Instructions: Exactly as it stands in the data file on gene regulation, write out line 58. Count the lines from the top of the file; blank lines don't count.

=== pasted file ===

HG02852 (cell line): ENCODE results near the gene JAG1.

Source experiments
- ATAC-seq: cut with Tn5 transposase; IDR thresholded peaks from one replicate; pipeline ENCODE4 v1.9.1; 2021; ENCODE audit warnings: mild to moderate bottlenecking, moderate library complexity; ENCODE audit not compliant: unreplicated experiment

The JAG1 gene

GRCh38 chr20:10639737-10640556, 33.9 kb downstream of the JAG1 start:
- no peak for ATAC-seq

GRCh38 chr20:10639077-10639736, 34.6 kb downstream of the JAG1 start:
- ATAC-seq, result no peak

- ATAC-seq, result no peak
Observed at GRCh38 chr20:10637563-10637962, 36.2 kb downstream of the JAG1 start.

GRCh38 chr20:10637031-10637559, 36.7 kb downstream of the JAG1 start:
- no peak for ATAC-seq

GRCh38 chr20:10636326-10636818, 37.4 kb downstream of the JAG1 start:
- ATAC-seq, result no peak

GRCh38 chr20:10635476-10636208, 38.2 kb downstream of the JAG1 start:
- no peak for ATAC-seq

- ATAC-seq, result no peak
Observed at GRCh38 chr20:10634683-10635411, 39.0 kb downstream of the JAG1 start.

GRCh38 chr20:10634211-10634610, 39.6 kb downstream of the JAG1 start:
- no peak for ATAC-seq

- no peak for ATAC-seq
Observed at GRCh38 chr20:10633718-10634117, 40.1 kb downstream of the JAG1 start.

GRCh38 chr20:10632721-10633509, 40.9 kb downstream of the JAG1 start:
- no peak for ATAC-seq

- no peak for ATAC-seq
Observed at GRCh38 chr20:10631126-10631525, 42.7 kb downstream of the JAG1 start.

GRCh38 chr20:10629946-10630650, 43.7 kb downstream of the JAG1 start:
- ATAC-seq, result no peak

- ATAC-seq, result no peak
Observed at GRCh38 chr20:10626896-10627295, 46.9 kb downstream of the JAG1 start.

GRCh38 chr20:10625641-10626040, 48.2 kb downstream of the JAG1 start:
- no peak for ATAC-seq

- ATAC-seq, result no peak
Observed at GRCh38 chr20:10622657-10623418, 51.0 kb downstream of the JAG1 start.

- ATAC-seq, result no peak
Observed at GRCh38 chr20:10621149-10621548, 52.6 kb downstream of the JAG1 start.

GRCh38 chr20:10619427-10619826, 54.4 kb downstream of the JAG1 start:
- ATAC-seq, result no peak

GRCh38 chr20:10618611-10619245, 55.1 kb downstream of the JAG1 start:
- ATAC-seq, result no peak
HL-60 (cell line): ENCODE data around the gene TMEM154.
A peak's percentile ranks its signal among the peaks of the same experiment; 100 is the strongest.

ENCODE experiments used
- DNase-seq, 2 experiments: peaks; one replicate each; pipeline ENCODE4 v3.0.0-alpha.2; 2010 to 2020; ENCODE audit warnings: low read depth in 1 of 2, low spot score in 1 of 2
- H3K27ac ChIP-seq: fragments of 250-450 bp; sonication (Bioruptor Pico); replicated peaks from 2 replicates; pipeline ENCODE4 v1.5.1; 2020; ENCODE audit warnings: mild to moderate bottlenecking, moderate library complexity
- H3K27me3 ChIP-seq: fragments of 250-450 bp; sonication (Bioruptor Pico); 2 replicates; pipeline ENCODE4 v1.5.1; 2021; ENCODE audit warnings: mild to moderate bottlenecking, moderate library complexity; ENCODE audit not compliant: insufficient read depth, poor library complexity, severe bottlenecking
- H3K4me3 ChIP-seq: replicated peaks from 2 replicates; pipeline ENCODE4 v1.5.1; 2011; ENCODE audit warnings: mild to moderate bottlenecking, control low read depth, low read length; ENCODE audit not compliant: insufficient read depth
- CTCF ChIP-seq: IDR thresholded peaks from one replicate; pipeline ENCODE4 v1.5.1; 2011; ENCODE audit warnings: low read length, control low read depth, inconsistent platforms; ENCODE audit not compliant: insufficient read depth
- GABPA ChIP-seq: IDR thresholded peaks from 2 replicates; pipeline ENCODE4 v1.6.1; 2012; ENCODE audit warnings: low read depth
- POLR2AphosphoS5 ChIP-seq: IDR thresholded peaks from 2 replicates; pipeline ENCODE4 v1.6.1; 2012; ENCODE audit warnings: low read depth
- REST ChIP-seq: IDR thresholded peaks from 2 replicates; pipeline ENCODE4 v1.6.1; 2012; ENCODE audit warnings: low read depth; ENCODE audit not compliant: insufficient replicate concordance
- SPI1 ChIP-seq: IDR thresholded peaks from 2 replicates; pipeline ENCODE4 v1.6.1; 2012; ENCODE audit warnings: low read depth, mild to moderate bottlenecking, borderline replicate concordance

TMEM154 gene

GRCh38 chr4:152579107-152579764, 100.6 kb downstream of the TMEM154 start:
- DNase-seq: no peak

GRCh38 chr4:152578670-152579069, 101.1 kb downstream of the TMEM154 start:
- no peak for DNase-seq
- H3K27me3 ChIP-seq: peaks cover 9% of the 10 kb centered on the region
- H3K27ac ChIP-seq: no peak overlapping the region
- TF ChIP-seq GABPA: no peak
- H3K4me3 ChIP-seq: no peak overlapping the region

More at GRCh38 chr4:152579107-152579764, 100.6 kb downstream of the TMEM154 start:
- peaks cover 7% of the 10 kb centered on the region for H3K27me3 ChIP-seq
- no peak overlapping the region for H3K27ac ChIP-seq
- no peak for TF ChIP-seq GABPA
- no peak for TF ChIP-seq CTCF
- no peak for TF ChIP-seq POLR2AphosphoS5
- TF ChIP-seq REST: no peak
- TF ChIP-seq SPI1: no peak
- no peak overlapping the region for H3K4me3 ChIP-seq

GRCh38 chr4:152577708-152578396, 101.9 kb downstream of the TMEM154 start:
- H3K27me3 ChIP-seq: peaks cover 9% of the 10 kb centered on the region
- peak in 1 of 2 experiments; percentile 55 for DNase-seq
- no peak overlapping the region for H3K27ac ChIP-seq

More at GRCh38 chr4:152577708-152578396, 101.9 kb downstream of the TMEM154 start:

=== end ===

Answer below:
- H3K27me3 ChIP-seq: peaks cover 9% of the 10 kb centered on the region